There was a time when I left recruiting and started working as a research analyst for a school district. I had some data and statistical analysis experience through my education but hadn’t done it professionally before. It was a steep learning curve. I had to ask a lot of questions, observe, and then started doing. Fortunately, I was able to learn what was needed in short order and soon had built up a solid enough reputation where colleagues were listening to my recommendations.

3. You can perform under pressure.

King George knew that he had to perform when it came time. In one scene, he was watching films of Hitler with his family. At some point, his daughter asked him what the Fuhrer was saying, to which he replied, “I don’t know. But he seems to be saying it rather well.” There was no doubt. He had to deliver for his country. Can you imagine the weight on his shoulders?

      

Sometimes it feels like the weight is on our shoulders, too, when we are out of work and our family is relying on us for income. It’s a severe amount of pressure to be under. But know this. Just as King George was able to perform under unreal pressure, so can you. Make sure you’re getting enough rest. Start the new day off with a good breakfast. Make sure every effort you do is getting you another step closer to your goal. Every small accomplishment is positive and purposeful. Before you realize it, all those small efforts add up to the attainment of your goal. 

4. Hiring a coach is beneficial to your career.

If not for Lionel Logue, King George VI probably would have always struggled with his plight. He never would have had his voice. When you struggle and feel alone, you need some encouragement. You need someone to hold you accountable and to drive you to attempt what feels impossible at that moment. Lionel was there for the King until he didn’t need to be any longer. The final scene of the movie is on a dreary, foggy day, when the speech therapist told his Royal Highness that his services were no longer required. They shook hands and Lionel walked off down the street and into the fog.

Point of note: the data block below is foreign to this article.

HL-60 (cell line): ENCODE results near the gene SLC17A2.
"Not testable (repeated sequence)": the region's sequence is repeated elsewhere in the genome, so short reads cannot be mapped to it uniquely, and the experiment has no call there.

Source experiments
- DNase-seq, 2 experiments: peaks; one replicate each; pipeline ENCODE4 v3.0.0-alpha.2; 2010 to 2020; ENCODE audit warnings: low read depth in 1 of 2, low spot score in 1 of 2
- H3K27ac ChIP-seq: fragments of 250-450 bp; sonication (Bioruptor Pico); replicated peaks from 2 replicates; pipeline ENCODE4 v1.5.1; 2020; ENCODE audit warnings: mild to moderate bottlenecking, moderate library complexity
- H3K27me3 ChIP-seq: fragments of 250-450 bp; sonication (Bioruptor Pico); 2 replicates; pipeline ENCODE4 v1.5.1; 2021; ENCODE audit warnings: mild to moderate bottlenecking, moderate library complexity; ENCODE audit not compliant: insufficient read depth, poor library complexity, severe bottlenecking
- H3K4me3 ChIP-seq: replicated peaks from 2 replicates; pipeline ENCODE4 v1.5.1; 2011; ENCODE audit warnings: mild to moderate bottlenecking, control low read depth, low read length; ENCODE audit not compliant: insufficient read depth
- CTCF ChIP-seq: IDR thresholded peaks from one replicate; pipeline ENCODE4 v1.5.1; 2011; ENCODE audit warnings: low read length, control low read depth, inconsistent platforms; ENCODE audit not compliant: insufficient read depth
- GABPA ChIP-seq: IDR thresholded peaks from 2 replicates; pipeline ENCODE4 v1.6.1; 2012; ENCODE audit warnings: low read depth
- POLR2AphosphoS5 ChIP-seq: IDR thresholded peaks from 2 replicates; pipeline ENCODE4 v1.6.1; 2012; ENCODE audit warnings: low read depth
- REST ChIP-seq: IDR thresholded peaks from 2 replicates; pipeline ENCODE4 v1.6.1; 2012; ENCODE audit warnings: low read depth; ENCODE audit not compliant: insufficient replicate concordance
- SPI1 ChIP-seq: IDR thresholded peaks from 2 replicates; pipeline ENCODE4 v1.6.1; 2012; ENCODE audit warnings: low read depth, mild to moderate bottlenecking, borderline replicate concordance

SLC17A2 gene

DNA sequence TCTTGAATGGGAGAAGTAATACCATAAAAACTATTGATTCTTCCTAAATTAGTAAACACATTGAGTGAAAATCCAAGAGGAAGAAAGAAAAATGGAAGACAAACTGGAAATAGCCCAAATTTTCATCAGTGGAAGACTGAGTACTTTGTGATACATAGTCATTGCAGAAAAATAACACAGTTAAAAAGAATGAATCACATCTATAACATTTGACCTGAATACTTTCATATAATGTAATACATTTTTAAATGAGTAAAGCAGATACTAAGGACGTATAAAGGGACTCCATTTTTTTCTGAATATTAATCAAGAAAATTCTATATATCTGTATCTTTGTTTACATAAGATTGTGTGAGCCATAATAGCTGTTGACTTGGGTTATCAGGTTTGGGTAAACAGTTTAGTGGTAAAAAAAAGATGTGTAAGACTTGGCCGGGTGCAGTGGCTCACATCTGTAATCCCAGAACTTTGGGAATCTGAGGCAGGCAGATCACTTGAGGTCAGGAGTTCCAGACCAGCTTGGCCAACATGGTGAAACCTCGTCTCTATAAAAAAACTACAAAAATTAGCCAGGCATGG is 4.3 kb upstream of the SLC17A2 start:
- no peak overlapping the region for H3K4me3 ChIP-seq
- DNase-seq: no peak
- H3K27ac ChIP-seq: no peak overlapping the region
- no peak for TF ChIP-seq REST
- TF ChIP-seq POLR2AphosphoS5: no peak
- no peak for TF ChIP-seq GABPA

While we can do much on our own when we are searching for a new job or career, we can make a lot of avoidable mistakes that prolong our transition between our old job and new one. With the help of an expert, we can quicken the process and jump-start our career.

      

Behind every great athlete, there is a great coach. True, Michael Jordan was a great athlete before he met Phil Jackson, but he wasn’t a champion until after. With a good coach, we can be sure that everything we are doing will help us reach our full potential in our career.


About RockIt Career Consultation Services

At RockIt Career Consultation Services, our mission is to help you discover your true strengths and use these strengths to set your course to something more rewarding and exciting in your career.

 

We will guide you on what job or career best suits you and then help you market yourself through your resume, your networking strategies, your interview skills, and your negotiation to ensure that you are doing something you love and are maximizing your earning potential. Throughout, we will be there to keep you motivated and determined.

 

We'd love to help you launch your career and encourage you to learn more about the services we can provide you on your path to a more prosperous future. With our help, you will become the applicant every company wants to hire!